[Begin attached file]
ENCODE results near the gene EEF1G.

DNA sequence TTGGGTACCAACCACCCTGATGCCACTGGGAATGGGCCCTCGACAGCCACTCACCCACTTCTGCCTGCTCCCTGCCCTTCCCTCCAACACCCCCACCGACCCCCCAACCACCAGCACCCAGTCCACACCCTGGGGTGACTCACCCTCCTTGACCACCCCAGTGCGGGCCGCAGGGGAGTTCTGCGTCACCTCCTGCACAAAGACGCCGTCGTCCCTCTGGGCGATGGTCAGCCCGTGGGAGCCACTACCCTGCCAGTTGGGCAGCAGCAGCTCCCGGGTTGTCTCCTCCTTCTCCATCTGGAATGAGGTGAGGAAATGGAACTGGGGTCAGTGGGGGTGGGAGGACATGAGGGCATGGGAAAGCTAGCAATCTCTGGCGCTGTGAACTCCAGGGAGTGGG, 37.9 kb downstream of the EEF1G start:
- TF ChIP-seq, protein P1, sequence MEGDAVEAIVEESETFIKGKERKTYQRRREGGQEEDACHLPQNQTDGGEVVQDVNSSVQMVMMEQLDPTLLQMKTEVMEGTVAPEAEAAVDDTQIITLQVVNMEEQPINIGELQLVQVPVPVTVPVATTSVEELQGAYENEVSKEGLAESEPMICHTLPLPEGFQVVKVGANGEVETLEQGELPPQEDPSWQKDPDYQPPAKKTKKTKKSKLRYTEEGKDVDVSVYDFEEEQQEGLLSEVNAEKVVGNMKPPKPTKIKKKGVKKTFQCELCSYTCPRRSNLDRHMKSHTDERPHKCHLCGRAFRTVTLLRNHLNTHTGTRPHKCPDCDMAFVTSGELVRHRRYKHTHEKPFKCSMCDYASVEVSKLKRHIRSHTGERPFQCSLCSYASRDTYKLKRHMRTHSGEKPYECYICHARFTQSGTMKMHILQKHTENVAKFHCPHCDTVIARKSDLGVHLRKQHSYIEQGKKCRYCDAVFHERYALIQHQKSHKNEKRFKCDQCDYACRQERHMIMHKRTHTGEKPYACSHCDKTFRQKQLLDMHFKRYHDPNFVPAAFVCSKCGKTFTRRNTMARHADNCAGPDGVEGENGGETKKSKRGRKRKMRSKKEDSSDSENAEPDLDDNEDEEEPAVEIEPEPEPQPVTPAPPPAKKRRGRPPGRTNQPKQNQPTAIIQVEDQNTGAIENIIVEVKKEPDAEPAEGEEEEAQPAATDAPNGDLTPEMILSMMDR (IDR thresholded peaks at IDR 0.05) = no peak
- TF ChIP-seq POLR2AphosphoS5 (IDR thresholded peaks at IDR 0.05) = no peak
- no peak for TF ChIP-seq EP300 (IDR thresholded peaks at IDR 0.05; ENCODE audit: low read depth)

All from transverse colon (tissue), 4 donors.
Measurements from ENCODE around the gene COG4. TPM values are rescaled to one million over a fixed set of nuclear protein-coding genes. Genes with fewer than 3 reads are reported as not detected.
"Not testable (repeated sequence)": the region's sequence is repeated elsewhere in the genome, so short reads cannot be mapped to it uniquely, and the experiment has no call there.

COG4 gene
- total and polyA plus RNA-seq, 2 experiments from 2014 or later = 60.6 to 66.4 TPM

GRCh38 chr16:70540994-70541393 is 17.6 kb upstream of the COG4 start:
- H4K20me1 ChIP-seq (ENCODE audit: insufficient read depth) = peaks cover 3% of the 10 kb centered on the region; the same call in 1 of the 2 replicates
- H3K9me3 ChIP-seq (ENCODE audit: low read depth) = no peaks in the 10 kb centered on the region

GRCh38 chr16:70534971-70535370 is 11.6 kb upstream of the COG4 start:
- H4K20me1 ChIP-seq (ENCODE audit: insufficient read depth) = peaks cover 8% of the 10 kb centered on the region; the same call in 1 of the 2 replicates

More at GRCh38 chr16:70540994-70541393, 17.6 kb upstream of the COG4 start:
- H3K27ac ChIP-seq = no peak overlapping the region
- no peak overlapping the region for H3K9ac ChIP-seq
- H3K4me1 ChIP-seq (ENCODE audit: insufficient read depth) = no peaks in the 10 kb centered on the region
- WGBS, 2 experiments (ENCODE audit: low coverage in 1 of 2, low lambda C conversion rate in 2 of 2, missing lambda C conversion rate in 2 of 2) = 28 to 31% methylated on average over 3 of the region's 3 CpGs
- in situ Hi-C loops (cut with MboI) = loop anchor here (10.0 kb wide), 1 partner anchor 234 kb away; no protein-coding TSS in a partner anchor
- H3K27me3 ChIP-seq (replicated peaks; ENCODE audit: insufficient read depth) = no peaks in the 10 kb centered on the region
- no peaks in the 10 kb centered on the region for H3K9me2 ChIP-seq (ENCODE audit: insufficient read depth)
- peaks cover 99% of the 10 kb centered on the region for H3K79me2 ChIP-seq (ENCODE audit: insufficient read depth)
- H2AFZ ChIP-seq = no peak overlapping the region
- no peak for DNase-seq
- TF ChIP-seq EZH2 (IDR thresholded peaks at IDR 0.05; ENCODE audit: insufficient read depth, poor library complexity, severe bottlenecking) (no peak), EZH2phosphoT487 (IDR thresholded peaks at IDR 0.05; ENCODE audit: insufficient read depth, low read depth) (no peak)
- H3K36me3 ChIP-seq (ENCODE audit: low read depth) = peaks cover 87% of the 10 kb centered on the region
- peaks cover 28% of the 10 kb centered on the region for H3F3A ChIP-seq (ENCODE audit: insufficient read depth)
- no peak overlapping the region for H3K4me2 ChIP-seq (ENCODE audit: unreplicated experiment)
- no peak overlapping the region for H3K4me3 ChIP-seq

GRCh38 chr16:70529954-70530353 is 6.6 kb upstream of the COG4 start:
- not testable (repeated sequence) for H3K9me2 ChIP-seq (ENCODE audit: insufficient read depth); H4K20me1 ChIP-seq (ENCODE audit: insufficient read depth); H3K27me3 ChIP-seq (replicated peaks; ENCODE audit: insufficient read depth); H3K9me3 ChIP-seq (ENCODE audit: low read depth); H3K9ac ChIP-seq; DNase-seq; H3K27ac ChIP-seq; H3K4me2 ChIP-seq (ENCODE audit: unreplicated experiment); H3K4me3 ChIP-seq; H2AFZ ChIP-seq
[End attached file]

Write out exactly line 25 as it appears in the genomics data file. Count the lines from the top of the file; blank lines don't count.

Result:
- H2AFZ ChIP-seq = no peak overlapping the region